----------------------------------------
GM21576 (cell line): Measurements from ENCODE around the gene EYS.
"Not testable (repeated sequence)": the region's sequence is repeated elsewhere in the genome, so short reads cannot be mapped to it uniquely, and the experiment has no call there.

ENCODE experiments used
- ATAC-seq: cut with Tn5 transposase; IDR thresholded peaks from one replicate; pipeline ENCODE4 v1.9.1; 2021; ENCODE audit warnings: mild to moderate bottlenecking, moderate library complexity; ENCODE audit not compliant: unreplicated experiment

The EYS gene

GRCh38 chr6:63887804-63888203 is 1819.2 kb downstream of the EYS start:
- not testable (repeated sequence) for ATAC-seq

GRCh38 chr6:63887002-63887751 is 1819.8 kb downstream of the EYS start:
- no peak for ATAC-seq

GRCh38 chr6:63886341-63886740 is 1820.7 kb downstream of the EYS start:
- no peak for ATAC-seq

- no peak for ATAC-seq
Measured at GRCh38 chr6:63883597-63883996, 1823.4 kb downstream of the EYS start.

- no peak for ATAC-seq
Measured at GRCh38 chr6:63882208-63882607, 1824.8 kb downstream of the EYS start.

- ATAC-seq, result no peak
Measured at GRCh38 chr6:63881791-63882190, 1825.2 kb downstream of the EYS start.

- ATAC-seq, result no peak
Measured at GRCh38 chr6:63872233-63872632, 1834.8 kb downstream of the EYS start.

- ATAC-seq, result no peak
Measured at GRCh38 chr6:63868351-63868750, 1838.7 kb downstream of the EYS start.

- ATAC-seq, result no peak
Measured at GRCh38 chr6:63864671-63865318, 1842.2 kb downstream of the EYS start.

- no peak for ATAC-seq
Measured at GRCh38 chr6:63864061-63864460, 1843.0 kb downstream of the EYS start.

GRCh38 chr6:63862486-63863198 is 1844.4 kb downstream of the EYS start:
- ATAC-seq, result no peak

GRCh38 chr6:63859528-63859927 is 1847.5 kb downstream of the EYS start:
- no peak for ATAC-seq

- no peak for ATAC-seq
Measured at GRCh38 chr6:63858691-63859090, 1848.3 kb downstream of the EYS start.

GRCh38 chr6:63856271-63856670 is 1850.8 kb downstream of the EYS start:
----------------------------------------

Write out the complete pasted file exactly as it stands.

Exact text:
GM21576 (cell line): Measurements from ENCODE around the gene EYS.
"Not testable (repeated sequence)": the region's sequence is repeated elsewhere in the genome, so short reads cannot be mapped to it uniquely, and the experiment has no call there.

ENCODE experiments used
- ATAC-seq: cut with Tn5 transposase; IDR thresholded peaks from one replicate; pipeline ENCODE4 v1.9.1; 2021; ENCODE audit warnings: mild to moderate bottlenecking, moderate library complexity; ENCODE audit not compliant: unreplicated experiment

The EYS gene

GRCh38 chr6:63887804-63888203 is 1819.2 kb downstream of the EYS start:
- not testable (repeated sequence) for ATAC-seq

GRCh38 chr6:63887002-63887751 is 1819.8 kb downstream of the EYS start:
- no peak for ATAC-seq

GRCh38 chr6:63886341-63886740 is 1820.7 kb downstream of the EYS start:
- no peak for ATAC-seq

- no peak for ATAC-seq
Measured at GRCh38 chr6:63883597-63883996, 1823.4 kb downstream of the EYS start.

- no peak for ATAC-seq
Measured at GRCh38 chr6:63882208-63882607, 1824.8 kb downstream of the EYS start.

- ATAC-seq, result no peak
Measured at GRCh38 chr6:63881791-63882190, 1825.2 kb downstream of the EYS start.

- ATAC-seq, result no peak
Measured at GRCh38 chr6:63872233-63872632, 1834.8 kb downstream of the EYS start.

- ATAC-seq, result no peak
Measured at GRCh38 chr6:63868351-63868750, 1838.7 kb downstream of the EYS start.

- ATAC-seq, result no peak
Measured at GRCh38 chr6:63864671-63865318, 1842.2 kb downstream of the EYS start.

- no peak for ATAC-seq
Measured at GRCh38 chr6:63864061-63864460, 1843.0 kb downstream of the EYS start.

GRCh38 chr6:63862486-63863198 is 1844.4 kb downstream of the EYS start:
- ATAC-seq, result no peak

GRCh38 chr6:63859528-63859927 is 1847.5 kb downstream of the EYS start:
- no peak for ATAC-seq

- no peak for ATAC-seq
Measured at GRCh38 chr6:63858691-63859090, 1848.3 kb downstream of the EYS start.

GRCh38 chr6:63856271-63856670 is 1850.8 kb downstream of the EYS start: